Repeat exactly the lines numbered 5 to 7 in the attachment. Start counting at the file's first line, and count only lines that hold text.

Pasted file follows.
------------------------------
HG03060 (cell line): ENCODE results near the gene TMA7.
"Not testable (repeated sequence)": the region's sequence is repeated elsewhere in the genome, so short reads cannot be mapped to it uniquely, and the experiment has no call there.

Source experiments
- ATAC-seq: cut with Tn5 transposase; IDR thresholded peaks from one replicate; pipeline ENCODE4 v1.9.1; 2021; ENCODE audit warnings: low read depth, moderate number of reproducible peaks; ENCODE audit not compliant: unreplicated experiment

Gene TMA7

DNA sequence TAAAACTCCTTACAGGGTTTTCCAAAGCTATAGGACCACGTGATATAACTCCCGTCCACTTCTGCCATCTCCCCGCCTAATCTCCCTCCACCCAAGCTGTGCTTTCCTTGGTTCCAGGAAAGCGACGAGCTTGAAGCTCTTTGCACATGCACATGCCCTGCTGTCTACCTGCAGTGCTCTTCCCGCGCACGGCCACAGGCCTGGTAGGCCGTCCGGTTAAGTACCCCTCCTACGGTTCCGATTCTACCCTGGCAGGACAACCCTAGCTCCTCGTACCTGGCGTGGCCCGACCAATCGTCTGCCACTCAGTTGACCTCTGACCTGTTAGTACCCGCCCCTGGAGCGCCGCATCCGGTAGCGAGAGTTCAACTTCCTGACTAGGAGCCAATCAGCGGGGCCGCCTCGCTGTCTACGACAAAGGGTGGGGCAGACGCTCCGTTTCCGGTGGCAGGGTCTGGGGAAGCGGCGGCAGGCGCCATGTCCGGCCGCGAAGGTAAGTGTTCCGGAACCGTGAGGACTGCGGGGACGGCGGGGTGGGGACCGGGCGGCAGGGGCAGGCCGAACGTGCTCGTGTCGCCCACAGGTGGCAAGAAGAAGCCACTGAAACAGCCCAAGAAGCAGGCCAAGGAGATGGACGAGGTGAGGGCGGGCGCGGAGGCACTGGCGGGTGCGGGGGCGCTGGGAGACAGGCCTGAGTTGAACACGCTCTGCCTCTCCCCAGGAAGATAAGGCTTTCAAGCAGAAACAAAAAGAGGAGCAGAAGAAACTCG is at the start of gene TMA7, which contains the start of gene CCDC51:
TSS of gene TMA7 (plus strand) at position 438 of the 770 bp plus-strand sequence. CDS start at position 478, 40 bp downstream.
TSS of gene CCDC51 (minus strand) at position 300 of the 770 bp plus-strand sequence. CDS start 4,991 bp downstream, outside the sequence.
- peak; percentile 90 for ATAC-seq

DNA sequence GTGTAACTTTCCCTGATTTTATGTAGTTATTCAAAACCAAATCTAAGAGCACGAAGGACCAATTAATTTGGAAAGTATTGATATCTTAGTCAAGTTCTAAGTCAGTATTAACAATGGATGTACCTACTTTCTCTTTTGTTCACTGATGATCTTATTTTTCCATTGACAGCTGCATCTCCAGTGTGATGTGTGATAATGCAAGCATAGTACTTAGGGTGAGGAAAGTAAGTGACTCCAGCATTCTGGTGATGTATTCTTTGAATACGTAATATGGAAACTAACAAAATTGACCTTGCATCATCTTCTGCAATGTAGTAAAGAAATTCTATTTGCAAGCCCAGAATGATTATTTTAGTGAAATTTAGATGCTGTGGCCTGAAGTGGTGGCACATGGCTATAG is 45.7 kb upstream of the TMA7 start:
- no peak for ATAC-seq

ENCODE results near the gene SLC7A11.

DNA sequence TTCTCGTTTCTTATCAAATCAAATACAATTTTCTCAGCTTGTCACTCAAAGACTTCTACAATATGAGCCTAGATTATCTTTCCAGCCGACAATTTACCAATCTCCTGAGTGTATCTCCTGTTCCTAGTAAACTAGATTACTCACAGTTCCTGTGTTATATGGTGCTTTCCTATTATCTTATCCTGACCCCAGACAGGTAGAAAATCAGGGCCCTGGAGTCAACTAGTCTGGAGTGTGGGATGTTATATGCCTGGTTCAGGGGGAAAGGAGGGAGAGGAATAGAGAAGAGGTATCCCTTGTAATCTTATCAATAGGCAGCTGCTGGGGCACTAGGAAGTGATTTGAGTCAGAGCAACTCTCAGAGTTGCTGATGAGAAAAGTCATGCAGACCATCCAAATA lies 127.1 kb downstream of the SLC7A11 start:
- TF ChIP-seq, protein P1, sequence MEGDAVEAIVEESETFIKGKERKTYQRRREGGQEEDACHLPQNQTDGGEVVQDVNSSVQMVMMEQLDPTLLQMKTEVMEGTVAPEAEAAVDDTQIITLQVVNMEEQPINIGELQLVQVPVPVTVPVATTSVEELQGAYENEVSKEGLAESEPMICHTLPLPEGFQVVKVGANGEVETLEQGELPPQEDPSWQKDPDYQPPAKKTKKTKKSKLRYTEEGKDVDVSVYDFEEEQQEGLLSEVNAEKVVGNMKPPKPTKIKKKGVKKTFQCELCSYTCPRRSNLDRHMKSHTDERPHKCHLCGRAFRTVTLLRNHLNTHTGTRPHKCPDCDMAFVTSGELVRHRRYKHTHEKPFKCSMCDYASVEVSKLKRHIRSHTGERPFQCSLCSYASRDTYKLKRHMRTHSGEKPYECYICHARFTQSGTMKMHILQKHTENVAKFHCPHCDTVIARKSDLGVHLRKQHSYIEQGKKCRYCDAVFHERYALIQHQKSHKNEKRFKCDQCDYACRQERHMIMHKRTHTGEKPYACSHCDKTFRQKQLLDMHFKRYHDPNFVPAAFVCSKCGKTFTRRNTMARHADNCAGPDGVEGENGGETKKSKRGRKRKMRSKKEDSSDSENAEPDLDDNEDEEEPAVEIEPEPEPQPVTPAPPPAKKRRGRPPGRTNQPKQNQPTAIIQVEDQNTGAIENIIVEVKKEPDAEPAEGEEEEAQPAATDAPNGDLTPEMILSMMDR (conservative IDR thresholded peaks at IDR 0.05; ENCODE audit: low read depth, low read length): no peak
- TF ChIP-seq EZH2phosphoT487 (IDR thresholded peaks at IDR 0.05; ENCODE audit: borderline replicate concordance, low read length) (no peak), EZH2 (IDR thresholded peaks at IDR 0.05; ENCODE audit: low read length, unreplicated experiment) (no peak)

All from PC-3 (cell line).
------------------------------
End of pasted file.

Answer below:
Gene TMA7

DNA sequence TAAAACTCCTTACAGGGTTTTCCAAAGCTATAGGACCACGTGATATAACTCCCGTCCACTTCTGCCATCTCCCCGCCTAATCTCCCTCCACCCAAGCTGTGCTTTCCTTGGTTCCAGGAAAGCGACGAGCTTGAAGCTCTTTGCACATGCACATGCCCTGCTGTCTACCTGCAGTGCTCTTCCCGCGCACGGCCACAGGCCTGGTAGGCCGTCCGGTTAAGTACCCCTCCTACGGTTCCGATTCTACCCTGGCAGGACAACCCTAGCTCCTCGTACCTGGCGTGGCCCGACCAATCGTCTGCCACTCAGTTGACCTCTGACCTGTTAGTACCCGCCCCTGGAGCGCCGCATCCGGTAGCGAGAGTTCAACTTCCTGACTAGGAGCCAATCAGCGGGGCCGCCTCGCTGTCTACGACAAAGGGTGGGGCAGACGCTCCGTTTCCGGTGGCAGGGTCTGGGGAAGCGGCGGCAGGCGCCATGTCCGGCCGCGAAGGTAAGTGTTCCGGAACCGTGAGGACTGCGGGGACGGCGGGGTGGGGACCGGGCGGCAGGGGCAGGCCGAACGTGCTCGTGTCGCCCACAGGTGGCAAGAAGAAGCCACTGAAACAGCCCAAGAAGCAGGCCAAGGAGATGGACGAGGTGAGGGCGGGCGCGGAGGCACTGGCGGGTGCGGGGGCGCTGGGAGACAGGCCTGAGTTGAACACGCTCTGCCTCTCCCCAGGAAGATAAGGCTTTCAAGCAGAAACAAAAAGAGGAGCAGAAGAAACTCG is at the start of gene TMA7, which contains the start of gene CCDC51:
TSS of gene TMA7 (plus strand) at position 438 of the 770 bp plus-strand sequence. CDS start at position 478, 40 bp downstream.